Not everyone is pleased to see football back, with much opposition to football returning too soon and others unhappy with football losing the community aspect, with football being played behind closed doors. Valid points, and there will be some division for sure. However, god-willing football returns in a safe manner and live sport provides a lift to the mental wellbeing of many. With that in mind, how significant is it that Germany are the first to return to action? Will this be the start of a new football era, when on and off the pitch, German football dominates, and becomes a favourite of fans worldwide. It could be argued their time is due.
A short trip down memory lane tells us that Italian football ruled in the 90’s, partly due to increased global appeal following the 1990 World Cup, as well as the plethora of superstars plying their trade in Serie A. One of the all-time great sides was the Milan team during that period, with arguably a defence which is yet to be matched. Much more on this in future blogs…
In recent times, England has had periods of dominance and has become a global commercial giant, with La Liga in Spain being the most successful on the European stage in recent times, largely due to the evergreen pair of Barcelona and Real Madrid, who in the last 18 seasons have 9 Champions Leagues trophies between them. In this same time period, English and Italian clubs have shared 7 victories, with Germany & Jose Mourinho’s Porto of Portugal taking the other two laps of honour. More of a sprint down the touchline for The Special One. Or is that The Happy One? I digress…
German football looked in great shape in 2013 when Bayern Munich and Borussia Dortmund met in the Champions League Final. Was this the start of a new era of dominance? Not a jot. The following 6 finals which take us up to the current day, failed to include a German team even once. Even the great Pep Guardiola couldn’t win Europe’s biggest prize in his 3 years at Bayern Munich.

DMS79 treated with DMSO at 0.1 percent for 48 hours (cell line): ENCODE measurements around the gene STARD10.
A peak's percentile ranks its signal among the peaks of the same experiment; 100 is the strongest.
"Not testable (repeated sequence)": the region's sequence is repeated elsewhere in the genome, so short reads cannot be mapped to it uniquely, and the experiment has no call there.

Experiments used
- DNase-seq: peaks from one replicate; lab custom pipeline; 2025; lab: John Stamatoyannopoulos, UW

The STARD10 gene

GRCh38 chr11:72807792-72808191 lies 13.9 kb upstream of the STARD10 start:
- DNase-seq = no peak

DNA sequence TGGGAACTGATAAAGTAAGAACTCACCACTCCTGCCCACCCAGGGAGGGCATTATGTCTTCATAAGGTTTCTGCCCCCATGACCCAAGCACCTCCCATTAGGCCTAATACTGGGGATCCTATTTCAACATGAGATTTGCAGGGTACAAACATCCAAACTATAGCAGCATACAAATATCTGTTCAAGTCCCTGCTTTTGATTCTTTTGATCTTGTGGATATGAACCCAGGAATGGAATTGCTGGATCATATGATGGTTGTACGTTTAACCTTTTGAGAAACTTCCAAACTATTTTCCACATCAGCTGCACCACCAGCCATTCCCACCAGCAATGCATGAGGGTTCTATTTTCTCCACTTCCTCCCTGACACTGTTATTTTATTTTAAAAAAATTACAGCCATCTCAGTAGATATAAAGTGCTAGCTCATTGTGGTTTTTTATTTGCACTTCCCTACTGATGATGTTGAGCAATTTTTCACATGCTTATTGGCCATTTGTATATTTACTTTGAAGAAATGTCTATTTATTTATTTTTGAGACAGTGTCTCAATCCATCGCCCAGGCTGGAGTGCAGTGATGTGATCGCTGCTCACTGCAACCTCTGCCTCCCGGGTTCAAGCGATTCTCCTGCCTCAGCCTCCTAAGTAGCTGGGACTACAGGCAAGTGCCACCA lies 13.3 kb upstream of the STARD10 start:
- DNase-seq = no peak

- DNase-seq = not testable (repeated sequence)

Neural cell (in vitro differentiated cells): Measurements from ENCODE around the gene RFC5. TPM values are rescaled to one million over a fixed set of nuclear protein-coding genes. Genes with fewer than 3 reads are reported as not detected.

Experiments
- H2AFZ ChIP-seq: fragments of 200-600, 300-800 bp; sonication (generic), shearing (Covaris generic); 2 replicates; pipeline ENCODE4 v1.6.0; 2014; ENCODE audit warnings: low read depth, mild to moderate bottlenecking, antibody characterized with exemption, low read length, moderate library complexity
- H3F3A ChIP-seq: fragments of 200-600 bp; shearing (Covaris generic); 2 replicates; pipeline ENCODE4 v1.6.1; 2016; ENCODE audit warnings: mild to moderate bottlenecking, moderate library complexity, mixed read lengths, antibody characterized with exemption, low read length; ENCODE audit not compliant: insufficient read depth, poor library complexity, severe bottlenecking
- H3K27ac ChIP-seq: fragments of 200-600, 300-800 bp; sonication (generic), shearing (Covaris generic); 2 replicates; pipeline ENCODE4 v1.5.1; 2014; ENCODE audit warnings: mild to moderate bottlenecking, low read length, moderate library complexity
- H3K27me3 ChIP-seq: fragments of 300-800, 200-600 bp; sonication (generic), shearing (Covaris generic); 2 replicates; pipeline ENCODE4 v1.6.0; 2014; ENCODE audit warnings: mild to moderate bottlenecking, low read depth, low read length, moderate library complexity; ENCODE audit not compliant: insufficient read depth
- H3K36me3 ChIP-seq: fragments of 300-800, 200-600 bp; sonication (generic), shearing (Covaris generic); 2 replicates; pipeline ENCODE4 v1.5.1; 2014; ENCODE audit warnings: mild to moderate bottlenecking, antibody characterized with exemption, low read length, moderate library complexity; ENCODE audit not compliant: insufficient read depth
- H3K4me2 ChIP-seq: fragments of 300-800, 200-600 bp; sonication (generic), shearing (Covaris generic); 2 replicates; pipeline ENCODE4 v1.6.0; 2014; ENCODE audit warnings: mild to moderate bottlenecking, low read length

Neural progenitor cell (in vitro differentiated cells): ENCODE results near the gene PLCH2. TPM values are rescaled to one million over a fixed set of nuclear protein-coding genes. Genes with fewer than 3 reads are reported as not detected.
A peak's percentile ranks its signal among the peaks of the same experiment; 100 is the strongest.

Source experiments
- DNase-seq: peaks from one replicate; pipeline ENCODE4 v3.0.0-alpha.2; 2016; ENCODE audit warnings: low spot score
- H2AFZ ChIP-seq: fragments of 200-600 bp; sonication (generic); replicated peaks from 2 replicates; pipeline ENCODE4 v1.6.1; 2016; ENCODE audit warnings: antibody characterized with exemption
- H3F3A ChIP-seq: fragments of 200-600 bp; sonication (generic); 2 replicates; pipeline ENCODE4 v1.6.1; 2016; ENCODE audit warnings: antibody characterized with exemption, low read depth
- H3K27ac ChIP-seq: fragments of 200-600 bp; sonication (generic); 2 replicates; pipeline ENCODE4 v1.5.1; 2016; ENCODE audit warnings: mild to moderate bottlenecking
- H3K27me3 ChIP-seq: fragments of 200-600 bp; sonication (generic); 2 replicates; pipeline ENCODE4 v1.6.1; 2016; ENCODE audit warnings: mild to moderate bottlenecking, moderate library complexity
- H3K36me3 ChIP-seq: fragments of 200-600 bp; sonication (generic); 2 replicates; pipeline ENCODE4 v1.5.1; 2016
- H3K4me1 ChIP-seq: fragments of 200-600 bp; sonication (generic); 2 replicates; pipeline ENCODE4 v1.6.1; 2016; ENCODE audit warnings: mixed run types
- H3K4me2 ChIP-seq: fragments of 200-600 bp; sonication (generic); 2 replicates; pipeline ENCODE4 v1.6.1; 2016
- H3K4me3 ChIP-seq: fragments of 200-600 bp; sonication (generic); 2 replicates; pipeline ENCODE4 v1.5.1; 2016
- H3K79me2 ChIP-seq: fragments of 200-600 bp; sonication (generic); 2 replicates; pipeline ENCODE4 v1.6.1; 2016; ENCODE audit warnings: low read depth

Sit back and enjoy the ride
Maybe it is my age, maybe it is nostalgia talking, but for me my love affair with football started in the late 80’s and this deepened in the 90’s. The introduction of the Premier League in England and the glamour of Serie A in Italy made this a special era. Italian football blossomed overseas, and in the UK, we got to see Europe’s finest on a weekly basis thanks to Channel 4’s Gazzetta show. Italy brought the romance of football, England the big league attracting the big names and La Liga in Spain brought the era of beautiful football this side of the year 2000. The birth of Tika Taka and a brand of football which changed the game forever.
Three of the four big European domestic football nations have had the spotlight in recent history; is it time for German football to lead the way? Can they emulate the success the German national team has had over the last 20 years or so? In recent times, German football is famed for the special relationship between club and fans which is the envy of the world. Their footballing model and football fan experience is second to none and during this period of reflection many people have come to the realisation that wealth and materialism means very little in comparison to health and community.
Maybe now, most fittingly, we are about to usher in the football era of ‘community’ and no other league is better placed to lead the way than the Bundesliga. Life and football will never be the same again, and how the next football era pans out, only time will tell. Maybe that is a conversation for another day…but for now, let’s not overthink it, it is a time for all football fans worldwide to enjoy the beautiful game again. Das Runde muss ins Eckige.
Well Done Michael, He’s 13